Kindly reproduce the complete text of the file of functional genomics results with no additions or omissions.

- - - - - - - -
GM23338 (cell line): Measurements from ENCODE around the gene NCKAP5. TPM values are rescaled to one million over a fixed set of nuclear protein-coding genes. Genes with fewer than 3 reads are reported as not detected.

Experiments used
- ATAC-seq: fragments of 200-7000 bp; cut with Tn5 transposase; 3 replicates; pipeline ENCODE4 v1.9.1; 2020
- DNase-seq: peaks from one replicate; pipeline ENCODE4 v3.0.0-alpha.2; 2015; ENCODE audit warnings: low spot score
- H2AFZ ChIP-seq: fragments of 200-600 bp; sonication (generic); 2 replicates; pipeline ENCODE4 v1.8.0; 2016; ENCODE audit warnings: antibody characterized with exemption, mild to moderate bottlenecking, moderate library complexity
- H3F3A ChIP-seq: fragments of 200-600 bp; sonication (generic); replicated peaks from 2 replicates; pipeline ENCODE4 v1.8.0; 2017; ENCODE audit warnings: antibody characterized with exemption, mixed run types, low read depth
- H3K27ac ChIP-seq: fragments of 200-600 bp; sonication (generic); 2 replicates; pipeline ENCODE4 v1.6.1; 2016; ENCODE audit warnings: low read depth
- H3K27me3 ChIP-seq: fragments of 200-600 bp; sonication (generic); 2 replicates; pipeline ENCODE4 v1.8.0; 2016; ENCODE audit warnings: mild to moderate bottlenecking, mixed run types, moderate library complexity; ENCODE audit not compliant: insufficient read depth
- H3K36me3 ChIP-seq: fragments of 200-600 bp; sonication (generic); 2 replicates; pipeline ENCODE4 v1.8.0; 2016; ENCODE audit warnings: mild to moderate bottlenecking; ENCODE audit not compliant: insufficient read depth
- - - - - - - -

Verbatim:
GM23338 (cell line): Measurements from ENCODE around the gene NCKAP5. TPM values are rescaled to one million over a fixed set of nuclear protein-coding genes. Genes with fewer than 3 reads are reported as not detected.

Experiments used
- ATAC-seq: fragments of 200-7000 bp; cut with Tn5 transposase; 3 replicates; pipeline ENCODE4 v1.9.1; 2020
- DNase-seq: peaks from one replicate; pipeline ENCODE4 v3.0.0-alpha.2; 2015; ENCODE audit warnings: low spot score
- H2AFZ ChIP-seq: fragments of 200-600 bp; sonication (generic); 2 replicates; pipeline ENCODE4 v1.8.0; 2016; ENCODE audit warnings: antibody characterized with exemption, mild to moderate bottlenecking, moderate library complexity
- H3F3A ChIP-seq: fragments of 200-600 bp; sonication (generic); replicated peaks from 2 replicates; pipeline ENCODE4 v1.8.0; 2017; ENCODE audit warnings: antibody characterized with exemption, mixed run types, low read depth
- H3K27ac ChIP-seq: fragments of 200-600 bp; sonication (generic); 2 replicates; pipeline ENCODE4 v1.6.1; 2016; ENCODE audit warnings: low read depth
- H3K27me3 ChIP-seq: fragments of 200-600 bp; sonication (generic); 2 replicates; pipeline ENCODE4 v1.8.0; 2016; ENCODE audit warnings: mild to moderate bottlenecking, mixed run types, moderate library complexity; ENCODE audit not compliant: insufficient read depth
- H3K36me3 ChIP-seq: fragments of 200-600 bp; sonication (generic); 2 replicates; pipeline ENCODE4 v1.8.0; 2016; ENCODE audit warnings: mild to moderate bottlenecking; ENCODE audit not compliant: insufficient read depth